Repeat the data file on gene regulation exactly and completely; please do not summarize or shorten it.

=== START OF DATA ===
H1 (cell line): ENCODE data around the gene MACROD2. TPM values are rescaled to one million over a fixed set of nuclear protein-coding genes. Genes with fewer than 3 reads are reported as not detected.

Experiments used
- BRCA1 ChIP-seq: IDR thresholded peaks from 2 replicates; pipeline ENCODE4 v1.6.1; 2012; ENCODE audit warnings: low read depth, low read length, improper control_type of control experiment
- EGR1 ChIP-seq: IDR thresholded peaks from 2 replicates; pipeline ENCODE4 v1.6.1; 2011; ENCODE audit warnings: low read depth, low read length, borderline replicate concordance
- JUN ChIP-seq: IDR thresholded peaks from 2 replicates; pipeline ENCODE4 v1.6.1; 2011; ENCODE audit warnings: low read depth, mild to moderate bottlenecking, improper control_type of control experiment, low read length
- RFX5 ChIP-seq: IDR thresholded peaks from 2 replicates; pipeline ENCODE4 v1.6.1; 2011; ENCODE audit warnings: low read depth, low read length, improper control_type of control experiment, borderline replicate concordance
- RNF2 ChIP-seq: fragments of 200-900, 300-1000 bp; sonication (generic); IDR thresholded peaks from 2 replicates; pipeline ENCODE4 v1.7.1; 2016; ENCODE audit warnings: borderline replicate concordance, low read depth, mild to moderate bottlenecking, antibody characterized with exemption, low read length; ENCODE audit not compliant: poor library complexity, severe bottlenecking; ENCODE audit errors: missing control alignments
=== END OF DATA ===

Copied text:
H1 (cell line): ENCODE data around the gene MACROD2. TPM values are rescaled to one million over a fixed set of nuclear protein-coding genes. Genes with fewer than 3 reads are reported as not detected.

Experiments used
- BRCA1 ChIP-seq: IDR thresholded peaks from 2 replicates; pipeline ENCODE4 v1.6.1; 2012; ENCODE audit warnings: low read depth, low read length, improper control_type of control experiment
- EGR1 ChIP-seq: IDR thresholded peaks from 2 replicates; pipeline ENCODE4 v1.6.1; 2011; ENCODE audit warnings: low read depth, low read length, borderline replicate concordance
- JUN ChIP-seq: IDR thresholded peaks from 2 replicates; pipeline ENCODE4 v1.6.1; 2011; ENCODE audit warnings: low read depth, mild to moderate bottlenecking, improper control_type of control experiment, low read length
- RFX5 ChIP-seq: IDR thresholded peaks from 2 replicates; pipeline ENCODE4 v1.6.1; 2011; ENCODE audit warnings: low read depth, low read length, improper control_type of control experiment, borderline replicate concordance
- RNF2 ChIP-seq: fragments of 200-900, 300-1000 bp; sonication (generic); IDR thresholded peaks from 2 replicates; pipeline ENCODE4 v1.7.1; 2016; ENCODE audit warnings: borderline replicate concordance, low read depth, mild to moderate bottlenecking, antibody characterized with exemption, low read length; ENCODE audit not compliant: poor library complexity, severe bottlenecking; ENCODE audit errors: missing control alignments